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  #1  
Old Posted Feb 8, 2013, 5:49 AM
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hkskyline's 2012 in XIAN

Rumours of Dragonair's imminent resumption of their Xian service circulated in aviation forums for a while, while the press release noted likely resumption to be in Q2. After fiddling around the Asia Miles redemption engine online, I found availability on the unannounced route but could not confirm the seats. After a long wait on the phone, I was able to secure a redemption seat at 20,000 miles before the official announcement came.

The Yellow River is the cradle of Chinese civilization. Xian served as the imperial capital for over a thousand years, and was the end of the Silk Road. Overshadowed by Beijing today, its past is nevertheless glorious and some of it is now accessible to visitors.

The full set is on my website : http://www.globalphotos.org/xian.htm

1. The Terra-Cotta Warriors is a large site consisting of 3 pits and a large museum. The museum displays examples of the various statues that have been unearthed in the pits so far.



2. Two chariots were unearthed with horses and riders. All the tour groups gathered around for a look. However, they didn't seem to understand flash should not be used. Quite amazing that they buried these huge sculptures.







5. I was surprised no safety covers were placed in Pit 2, and in the other pits as well. Wouldn't the humidity from all the visitors damage the warriors?









9. The high-ranking officers should be well-fed and their bodies reflect that.



10. The kneeling warrior got a lot of attention. The facial expression is very clear, and the details are amazing.



11. Pit 3 is the smallest one, but it was nevertheless still interesting as they tried to arrange some of the warriors into formation.





13. Pit 1 is the largest and has the most spectacular formation.











18. The warriors were meant to protect Qin Shi Huang's tomb. Although the tomb has been found, it has not yet been excavated. The area is now a huge park, with a surprising number of cherry blossom trees.







21. Back in the city, the Bell Tower sits in the heart of a massive traffic circle where the north-south and east-west axes intersect. Like most of Xian's big attractions, it costs a lot of money to go in. 50 yuan later, I had a ticket for this and also the nearby Drum Tower.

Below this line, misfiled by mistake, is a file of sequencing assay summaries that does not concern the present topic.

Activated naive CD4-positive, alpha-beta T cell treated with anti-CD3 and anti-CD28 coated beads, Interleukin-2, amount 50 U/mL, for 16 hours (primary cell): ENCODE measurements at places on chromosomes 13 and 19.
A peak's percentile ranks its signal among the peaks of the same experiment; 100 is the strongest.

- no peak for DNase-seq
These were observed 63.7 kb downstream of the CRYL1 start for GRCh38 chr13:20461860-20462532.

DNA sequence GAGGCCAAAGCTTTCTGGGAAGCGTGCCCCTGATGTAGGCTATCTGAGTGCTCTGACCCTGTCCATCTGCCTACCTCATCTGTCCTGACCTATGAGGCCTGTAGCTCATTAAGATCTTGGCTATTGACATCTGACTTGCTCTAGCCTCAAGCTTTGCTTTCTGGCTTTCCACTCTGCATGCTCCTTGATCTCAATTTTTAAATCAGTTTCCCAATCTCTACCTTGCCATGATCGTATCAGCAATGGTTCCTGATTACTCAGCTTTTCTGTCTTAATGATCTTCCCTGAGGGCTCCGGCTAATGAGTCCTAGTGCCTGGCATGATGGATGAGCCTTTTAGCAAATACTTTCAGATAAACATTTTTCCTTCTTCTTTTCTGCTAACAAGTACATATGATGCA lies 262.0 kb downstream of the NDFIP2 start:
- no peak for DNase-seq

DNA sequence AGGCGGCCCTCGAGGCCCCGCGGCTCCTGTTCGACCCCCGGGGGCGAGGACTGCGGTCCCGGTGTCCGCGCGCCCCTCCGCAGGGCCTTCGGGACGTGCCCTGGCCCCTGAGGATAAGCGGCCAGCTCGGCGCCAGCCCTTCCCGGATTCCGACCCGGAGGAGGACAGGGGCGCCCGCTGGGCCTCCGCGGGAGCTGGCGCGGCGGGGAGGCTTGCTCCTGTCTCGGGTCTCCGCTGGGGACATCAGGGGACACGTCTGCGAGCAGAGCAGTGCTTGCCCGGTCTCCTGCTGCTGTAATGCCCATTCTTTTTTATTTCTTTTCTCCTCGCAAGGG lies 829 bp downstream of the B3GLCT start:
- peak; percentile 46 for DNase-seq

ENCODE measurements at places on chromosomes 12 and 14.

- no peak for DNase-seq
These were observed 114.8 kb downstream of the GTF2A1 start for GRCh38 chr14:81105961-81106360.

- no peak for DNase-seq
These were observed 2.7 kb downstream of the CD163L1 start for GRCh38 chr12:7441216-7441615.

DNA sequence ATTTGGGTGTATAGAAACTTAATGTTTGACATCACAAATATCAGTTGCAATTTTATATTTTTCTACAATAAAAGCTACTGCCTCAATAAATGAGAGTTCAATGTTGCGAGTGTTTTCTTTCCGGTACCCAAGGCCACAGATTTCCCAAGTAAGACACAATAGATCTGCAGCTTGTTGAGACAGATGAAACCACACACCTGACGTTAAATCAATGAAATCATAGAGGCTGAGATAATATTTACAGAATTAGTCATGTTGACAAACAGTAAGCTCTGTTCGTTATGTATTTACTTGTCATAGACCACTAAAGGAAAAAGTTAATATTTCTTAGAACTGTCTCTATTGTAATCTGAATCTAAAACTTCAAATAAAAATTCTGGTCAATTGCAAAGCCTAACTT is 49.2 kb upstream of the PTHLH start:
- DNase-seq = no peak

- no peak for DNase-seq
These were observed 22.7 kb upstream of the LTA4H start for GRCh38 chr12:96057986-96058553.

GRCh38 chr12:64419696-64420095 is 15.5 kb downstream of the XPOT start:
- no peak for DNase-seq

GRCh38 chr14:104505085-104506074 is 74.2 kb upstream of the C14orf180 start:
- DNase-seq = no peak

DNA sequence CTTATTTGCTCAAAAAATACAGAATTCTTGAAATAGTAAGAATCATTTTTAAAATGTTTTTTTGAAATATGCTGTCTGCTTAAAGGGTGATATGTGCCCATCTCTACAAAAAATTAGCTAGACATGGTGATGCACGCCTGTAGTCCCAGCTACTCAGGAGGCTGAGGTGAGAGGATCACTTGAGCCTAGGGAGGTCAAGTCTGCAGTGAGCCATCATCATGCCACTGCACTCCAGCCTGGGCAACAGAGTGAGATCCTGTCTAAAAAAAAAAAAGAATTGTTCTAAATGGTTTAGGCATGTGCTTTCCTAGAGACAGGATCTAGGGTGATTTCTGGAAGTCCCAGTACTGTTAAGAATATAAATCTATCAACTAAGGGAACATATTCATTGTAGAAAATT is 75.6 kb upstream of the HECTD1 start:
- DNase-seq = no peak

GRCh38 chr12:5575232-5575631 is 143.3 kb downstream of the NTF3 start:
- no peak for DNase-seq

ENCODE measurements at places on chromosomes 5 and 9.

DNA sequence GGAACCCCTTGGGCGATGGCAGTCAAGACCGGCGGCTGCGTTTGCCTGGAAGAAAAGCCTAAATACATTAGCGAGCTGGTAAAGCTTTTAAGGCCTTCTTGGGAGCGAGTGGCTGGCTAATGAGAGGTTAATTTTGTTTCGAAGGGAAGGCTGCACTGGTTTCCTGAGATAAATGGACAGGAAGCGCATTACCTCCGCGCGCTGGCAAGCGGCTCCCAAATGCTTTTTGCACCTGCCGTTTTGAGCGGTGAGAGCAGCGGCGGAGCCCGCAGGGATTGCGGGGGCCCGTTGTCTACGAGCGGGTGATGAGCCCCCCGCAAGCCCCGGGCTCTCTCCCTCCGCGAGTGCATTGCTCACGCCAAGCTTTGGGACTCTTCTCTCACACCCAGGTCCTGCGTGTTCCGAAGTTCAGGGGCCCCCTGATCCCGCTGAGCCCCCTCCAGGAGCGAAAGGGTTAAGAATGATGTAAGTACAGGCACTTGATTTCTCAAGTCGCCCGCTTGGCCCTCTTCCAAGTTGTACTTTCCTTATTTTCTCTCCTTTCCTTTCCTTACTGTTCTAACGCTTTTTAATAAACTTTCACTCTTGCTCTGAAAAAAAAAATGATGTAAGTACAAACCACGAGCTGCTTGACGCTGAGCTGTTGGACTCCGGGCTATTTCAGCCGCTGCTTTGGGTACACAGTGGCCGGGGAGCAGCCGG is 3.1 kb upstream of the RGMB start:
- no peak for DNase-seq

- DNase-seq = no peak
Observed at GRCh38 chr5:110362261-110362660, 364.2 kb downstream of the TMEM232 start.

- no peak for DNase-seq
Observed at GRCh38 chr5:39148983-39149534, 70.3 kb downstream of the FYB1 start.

29. The tower isn't tall enough to see the roofs of its neighbours, but it does offer a clear view of the Drum Tower.



30. Dating from the Ming Dynasty, the Drum Tower was built in the 14th century and features various drums that depict the ancient weather calendar.











35. Looking back towards the Bell Tower, which seems small compared to its more modern neighbours.

















43. Xian's current city wall primarily dates from the Ming dynasty. Well-preserved and intact, the wall itself is quite wide and can easily accomodate both cyclists and pedestrians.





45. 40 yuan later, enter the gate and head up the staircase to the top of the city wall.







48. A renovated street lined with historic architecture, Shuyuanmen pedestrian street specializes in cultural works, including Chinese calligraphy brushes and paintings. While there is a food stall every now and then, the atmosphere is still very cultural.























59. Capture the revolutionary spirit with these thin metal cups. Pay 10 yuan.



















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  #2  
Old Posted Feb 8, 2013, 3:41 PM
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Love it.
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  #3  
Old Posted Feb 8, 2013, 8:28 PM
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Do you have any more pics of the city itself? How is the economy doing there? I have always been curious about Xian.
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Old Posted Feb 8, 2013, 9:48 PM
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Great city to explore. Rented a bike and rode the wall loop around the old city in 2005. Big Goose Pagoda (about 2 miles south of the old city wall) is worth seeing as well.

The soldiers are fascinating and surreal, but at the same time, completely pointless. It's just such an odd thing. Still totally cool to see.

Too bad the air quality is always so bad.
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Old Posted Feb 13, 2013, 8:28 PM
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Very interesting.
I have heard that they have prevented unearthing many of the other terracotta warriors because the ones that have been excavated are quickly disintegrating. Those things really are quite amazing. Qin Shi Huang was a crazy, ruthless leader, and this definitely reflects that.
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Old Posted Feb 15, 2013, 8:44 AM
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Yes, they have not excavated the imperial tomb yet and they won't until they have comfort the technology is available to preserve it once it gets exposed to the elements.

As requested, here are some more city photos :

Xian's bustling Muslim quarter consists of several streets of markets selling everything from noodles to souvenirs.





























"Mo" is a local delicacy consisting of bread dunk into a soupy mixture.



























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Old Posted Mar 5, 2013, 6:52 AM
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The Shaanxi History Museum offers a large number of free tickets everyday, but the queue didn't seem to move so I opted for a paid admission. There was barely a queue for that and the small charge was worth it for entry to special exhibits and the free area.